Start ’Em Young: Embrace the Violence of Video Games

©2019 J. Wilder

I’m surrounded and the enemy is closing in.

Backing away from them, I look over my shoulder at the edge of the futuristic Egyptian garden wall and imagine myself leaping into the mists below, where I will surely perish. 

If I don’t, I will either be crushed by a well-dressed man with a giant cybernetic fist, poisoned by a one-eyed grandmother, or nuked by a South Korean esports legend. But more likely, the overly polite climatologist with a reputation for freezing her enemies, will blast me with her freeze gun and then stab me in the eye with an icicle.

I choose to rob them all of the satisfaction and step off into the void.


Multiplayer combat-oriented video games have been an growing popular form of entertainment over the last decade. With names like, “League of Legends”, “Overwatch”, and “Fortnite: Battle Royale” they rake in billions of dollars and strike fear into traditional and new media alike.

Netflix recently explained to its shareholders that it’s biggest competitor is the online multiplayer game Fortnite, not HBO.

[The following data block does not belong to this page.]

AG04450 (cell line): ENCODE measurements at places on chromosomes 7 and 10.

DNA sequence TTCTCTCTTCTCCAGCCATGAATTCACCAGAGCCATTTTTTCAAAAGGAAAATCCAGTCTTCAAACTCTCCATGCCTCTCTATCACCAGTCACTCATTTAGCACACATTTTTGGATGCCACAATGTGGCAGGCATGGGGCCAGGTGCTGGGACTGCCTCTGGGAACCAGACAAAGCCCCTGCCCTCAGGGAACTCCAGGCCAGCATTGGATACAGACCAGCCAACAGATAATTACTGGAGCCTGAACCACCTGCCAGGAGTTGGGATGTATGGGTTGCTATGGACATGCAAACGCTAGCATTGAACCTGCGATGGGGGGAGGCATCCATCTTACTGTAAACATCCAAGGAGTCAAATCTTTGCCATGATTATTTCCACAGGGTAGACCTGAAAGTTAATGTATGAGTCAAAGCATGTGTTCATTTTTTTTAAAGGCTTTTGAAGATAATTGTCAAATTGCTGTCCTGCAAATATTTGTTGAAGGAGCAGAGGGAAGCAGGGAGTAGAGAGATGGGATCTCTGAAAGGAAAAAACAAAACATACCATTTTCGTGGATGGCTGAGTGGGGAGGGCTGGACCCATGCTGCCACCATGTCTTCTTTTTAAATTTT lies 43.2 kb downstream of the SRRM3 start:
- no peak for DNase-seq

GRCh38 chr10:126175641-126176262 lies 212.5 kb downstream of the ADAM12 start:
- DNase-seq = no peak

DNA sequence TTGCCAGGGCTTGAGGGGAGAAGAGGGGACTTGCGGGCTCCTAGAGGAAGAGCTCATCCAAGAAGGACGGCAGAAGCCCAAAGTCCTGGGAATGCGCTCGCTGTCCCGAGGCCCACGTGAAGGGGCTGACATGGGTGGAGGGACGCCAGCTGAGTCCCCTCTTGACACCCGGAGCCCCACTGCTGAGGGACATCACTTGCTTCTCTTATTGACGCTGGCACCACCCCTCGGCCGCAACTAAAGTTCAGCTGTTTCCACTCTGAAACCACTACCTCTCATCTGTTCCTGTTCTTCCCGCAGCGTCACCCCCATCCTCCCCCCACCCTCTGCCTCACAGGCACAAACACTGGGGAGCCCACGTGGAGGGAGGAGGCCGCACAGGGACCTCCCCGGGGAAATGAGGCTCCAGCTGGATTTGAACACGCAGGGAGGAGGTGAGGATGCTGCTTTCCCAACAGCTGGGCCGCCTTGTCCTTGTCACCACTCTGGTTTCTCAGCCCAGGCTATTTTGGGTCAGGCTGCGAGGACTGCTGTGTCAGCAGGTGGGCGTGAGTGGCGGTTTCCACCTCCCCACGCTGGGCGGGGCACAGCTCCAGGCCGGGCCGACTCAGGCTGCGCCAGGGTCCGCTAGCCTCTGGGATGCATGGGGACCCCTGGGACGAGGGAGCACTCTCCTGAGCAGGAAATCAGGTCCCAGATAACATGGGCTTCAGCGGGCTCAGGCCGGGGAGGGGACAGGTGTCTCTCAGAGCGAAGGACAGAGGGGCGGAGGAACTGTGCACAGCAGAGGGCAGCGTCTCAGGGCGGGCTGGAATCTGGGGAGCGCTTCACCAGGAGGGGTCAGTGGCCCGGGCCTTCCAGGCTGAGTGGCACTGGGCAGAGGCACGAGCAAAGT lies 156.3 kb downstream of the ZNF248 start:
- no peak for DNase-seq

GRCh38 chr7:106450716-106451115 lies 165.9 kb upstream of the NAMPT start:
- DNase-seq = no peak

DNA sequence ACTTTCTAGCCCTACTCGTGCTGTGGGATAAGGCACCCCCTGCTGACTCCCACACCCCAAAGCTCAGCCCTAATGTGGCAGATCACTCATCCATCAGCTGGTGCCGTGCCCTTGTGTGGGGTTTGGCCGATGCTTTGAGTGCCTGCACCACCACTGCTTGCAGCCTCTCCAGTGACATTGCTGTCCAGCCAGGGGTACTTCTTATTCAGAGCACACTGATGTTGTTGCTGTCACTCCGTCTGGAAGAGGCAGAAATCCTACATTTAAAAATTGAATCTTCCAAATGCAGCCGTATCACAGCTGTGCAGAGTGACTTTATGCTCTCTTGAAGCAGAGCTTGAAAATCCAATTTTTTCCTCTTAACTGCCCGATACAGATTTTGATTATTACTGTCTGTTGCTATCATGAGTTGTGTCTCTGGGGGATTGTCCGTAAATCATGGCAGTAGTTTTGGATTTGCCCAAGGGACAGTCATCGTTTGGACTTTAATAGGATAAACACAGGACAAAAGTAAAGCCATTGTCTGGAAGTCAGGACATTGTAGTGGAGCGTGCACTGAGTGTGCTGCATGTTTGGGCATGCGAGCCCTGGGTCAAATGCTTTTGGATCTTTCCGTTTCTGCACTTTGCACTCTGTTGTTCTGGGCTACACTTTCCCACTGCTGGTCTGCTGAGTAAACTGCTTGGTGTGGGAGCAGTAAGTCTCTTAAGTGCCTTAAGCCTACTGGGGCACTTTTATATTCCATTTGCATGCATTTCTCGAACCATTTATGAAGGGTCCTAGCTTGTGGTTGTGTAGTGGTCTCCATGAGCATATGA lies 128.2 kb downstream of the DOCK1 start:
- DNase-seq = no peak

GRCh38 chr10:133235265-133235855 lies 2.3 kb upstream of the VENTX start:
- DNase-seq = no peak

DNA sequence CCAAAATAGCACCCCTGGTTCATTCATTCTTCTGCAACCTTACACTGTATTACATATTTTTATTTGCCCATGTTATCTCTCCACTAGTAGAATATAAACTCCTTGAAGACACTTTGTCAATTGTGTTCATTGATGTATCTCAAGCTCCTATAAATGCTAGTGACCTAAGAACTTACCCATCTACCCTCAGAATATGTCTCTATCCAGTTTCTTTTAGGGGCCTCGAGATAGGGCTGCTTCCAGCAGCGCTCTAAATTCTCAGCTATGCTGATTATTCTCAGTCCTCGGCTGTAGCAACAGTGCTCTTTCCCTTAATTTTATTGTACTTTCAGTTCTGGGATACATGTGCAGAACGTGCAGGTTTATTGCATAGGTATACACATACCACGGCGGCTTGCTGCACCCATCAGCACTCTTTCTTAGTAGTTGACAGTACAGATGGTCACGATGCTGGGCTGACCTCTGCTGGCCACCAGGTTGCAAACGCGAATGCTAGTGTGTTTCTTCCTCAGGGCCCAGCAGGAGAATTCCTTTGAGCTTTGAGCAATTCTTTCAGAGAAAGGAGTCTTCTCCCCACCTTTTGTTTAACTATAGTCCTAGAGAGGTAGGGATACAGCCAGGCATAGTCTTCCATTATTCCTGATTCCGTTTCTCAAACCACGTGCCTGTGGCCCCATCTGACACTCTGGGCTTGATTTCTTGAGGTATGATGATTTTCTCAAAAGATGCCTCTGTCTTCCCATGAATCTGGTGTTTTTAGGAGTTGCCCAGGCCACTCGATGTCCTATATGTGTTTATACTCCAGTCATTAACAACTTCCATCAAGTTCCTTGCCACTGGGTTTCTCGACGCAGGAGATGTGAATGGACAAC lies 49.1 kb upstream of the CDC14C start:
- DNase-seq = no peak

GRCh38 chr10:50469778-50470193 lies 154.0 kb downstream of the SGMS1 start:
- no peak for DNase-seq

These games are addicting, stressful, violent, and insanely fun. Parents are increasingly wary of their potential to engulf their children’s free time; to the detriment of face-to-face social interaction, outdoor time, and performance of household chores. 

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Bullies Rule The World Only Because We Demand It

©2019 Johanna Wilder

For most all of my childhood, and quite a bit of my young adulthood, I was bullied. Growing up in rural Indiana in the ’70s and ’80s was a challenge that required a child be either rugged brute or resilient target. Target I was, but I was neither resilient, nor rugged, nor brutal.

While I was being hunted down by my menacing peers, I was scoping out alleyways for safer routes to school. I didn’t want to fight. I wanted to be left alone so I could focus on what was important to me at the time: reading fantasy and science fiction, orchestral symphonies, track and field, the neighbor girl with the pretty brown hair who seemed to like me, and the Doctor Demento radio show. All of these apparently anarchistic thought-crimes that would bring about the demise of the heretofore incorruptible moral traditions of Terre Haute, Indiana.

I was a twelve-year-old enemy of the state that needed to be dealt with extrajudicially, so as not to sully the impressionable.

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